It’s just that of all the qualities recommending the Rugby Park club to him – large catchment area, good potential crowds, several players he admits he tried to sign previously – the renowned Killie Pie won’t be something he is tempted to try.
The weight has fallen off him since he chose to leave St Johnstone during the first lockdown nine months ago. It has made the 57-year-old reconsider his objection to being baited by Hibs fans near the beginning of last season when his side equalised before quickly losing another goal in an eventual 2-2 draw at Easter Road.
Wright’s playful celebrations when St Johnstone equalised again in the last minute did not go down well with the Easter Road faithful. References to his belly might have been aimed in his direction.
After a poor start to the last campaign, St Johnstone recovered to the extent that it felt like a shock when it was announced their Scottish Cup-winning manager was leaving the club last May. Covid-19 restrictions nixed Wright’s plans to go on holiday. He paced along local roads in Northern Ireland instead. “I walked the length of the Sahara desert according to Fitbit, so I have,” he said.
“Unfortunately, with my knees I cannot do any running, so I did a lot of walking. I built up to 70kms a week – my actual training shoes have done more kms than my car over the last period of time. I lost about 16 kgs. Maybe the Hibs fans were right to call me a fat so-and-so! The one thing (about lockdown), people out there stay safe, but I tell you what – it’s good for you!”
A trim Wright regards Killie as a good fit. Once a goalkeeper, he resolved not to let this opportunity go past him. A third of the 12 clubs in the Scottish Premiership have changed managers since he departed McDiarmid Park. If he did not secure the then-free Northern Ireland manager’s position, which went to Ian Baraclough in the end, it was assumed he would walk into the first vacancy that came along in the Scottish top flight.
But Dundee United, Motherwell and even the Ross County jobs came and went without Wright being invited to hold a scarf above his head in time-honoured tradition. Then Kilmarnock were compelled to make a change – ironically, after losing 3-2 to St Johnstone.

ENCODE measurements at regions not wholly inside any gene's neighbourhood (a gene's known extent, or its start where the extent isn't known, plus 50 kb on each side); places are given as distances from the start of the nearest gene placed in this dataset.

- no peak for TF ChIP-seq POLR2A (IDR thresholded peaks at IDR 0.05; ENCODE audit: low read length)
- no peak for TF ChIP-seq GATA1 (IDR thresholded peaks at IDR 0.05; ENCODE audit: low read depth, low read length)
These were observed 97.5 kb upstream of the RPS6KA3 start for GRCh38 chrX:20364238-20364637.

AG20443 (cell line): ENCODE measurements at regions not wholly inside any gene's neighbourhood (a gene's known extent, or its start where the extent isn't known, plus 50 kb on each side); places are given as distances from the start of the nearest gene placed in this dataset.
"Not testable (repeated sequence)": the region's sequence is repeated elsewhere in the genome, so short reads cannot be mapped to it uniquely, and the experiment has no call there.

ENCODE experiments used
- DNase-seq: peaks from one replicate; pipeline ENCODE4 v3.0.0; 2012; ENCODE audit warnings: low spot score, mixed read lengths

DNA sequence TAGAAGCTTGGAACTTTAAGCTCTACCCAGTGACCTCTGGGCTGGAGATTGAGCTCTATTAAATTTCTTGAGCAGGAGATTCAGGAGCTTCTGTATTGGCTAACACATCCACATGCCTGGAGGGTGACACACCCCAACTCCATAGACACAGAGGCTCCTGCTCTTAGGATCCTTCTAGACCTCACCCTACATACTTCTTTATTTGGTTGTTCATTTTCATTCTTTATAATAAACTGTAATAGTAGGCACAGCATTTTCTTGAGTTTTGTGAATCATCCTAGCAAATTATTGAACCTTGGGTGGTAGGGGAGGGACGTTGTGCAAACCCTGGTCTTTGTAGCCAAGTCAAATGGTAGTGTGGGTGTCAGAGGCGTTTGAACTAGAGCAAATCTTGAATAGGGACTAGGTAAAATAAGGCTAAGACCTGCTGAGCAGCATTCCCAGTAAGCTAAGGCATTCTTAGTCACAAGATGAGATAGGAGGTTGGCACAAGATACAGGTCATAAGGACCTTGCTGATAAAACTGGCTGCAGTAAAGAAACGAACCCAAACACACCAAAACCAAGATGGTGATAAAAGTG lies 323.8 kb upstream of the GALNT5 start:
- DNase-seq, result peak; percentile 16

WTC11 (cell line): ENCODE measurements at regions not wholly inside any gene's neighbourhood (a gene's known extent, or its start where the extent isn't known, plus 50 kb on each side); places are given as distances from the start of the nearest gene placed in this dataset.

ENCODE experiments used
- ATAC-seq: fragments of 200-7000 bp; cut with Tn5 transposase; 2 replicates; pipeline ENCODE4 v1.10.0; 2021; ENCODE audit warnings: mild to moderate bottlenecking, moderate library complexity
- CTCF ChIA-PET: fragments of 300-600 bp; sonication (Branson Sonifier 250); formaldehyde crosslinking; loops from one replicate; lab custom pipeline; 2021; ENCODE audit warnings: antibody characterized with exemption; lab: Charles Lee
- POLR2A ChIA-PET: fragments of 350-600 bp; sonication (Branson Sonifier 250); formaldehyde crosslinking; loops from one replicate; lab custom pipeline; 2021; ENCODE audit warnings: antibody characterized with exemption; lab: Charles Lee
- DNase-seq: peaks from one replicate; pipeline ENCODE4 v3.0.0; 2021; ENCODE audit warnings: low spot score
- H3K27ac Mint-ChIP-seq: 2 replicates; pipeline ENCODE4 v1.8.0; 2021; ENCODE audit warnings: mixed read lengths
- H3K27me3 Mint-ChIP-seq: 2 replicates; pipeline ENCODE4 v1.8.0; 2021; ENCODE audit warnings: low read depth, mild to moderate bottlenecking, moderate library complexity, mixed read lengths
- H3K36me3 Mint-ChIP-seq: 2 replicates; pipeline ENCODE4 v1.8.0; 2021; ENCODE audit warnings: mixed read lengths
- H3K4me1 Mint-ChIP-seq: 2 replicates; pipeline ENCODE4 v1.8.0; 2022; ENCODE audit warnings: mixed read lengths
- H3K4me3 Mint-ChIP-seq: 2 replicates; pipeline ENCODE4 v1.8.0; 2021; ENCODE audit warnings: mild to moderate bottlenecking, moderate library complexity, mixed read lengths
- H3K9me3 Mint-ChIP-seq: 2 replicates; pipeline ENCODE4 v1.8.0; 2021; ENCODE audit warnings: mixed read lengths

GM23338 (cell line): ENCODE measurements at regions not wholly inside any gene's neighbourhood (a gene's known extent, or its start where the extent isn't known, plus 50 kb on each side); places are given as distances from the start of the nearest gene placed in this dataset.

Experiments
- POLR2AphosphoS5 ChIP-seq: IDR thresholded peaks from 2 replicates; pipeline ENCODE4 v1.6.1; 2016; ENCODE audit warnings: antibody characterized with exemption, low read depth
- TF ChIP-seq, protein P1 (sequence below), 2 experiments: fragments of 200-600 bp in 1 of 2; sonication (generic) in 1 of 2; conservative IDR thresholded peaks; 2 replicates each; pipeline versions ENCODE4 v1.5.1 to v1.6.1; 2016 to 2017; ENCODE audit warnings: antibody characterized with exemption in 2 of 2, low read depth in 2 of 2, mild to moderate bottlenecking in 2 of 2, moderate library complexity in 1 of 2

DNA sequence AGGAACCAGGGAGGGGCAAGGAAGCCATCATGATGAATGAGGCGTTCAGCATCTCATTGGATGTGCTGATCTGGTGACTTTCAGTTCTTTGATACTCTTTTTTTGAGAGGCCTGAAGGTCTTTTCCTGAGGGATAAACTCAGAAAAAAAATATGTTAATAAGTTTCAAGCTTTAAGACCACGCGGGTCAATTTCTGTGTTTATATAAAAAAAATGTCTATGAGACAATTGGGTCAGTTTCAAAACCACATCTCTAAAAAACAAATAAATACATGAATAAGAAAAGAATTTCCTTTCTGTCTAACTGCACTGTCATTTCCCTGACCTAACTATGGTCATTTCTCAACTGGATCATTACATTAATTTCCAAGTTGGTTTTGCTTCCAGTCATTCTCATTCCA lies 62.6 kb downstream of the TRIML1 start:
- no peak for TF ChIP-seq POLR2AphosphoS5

Some wonder whether Wright will be able to create the same alchemy at Kilmarnock as he did in Perth. After all, his new club seem to suffer from similar problems, such as limited squad investment, that meant the Northern Irishman did not always rub along well with his chairman at St Johnstone, Steve Brown. And then there was the further potential issue of the artificial surface at Rugby Park.
Wright has gone on record in the past to register his dislike for such pitches. He refused to play striker Steven MacLean on them at St Johnstone and once admitted he was “very much in the grass camp” when it came to surface preferences. Did this feature in the deliberations over whether to accept the two-and-a-half-year deal? “No, I’m not the one playing on it,” he said. “Good question, I knew it was coming ...”
Other than the weight loss, he hasn’t changed in his time away. He’s still straight to the point, he still doesn’t suffer fools gladly.
He’s certainly blunt when asked about the bigger clubs many believe should have snapped him up when they had the chance. “There were big clubs who could have taken me and have ended up in worse positions with the managers they took,” he said. “If they cannot see what I can do for them then that’s not my problem. It does not bother me.”
Killie are big enough in any case. Steve Clarke showed what can happen there. Crowds flocked back, the Old Firm were in their sights. Things haven’t gone quite as planned since Clarke left to take over Scotland while the squad is an ageing one. It also contains a large proportion of players due to be out of contract this summer.
“It’s got potential to be big in terms of the fanbase because of the catchment they have got,” said Wright, when asked about the possibilities at Kilmarnock. “Steve Clarke was able to eventually fill three sides of the ground and that is something that will happen here if I can get near the success I had at St Johnstone, so that’s the challenge.
“It is also a club that is in the stages of needing a re-build – there are 17 players coming out of contract. I enjoy that side of it. I re-built two squads during my time at St Johnstone. I have experience of that.
“The timing is right,” he added. “I was starting to get itchy feet in terms of wanting to get back.”
He is looking up rather than down. A win in his first game against Motherwell tonight will see Kilmarnock swap places with the Fir Park side, who are currently ninth. Kilmarnock would then only be three points behind St Johnstone, in eighth.
“Callum [Davidson] has done well,” said Wright with reference to his successor. “I’ve spoken to him a few times. I take a sense of pride as he’s probably got three of the best young centre-halves in the league and [Shaun] Rooney has turned out to be a good signing, which is one I did before [I left].
“Callum has gone in and done his own thing with them, but it was probably the best young squad in the league. We were finishing on a high. But I am the Kilmarnock manager now. That will be my focus.”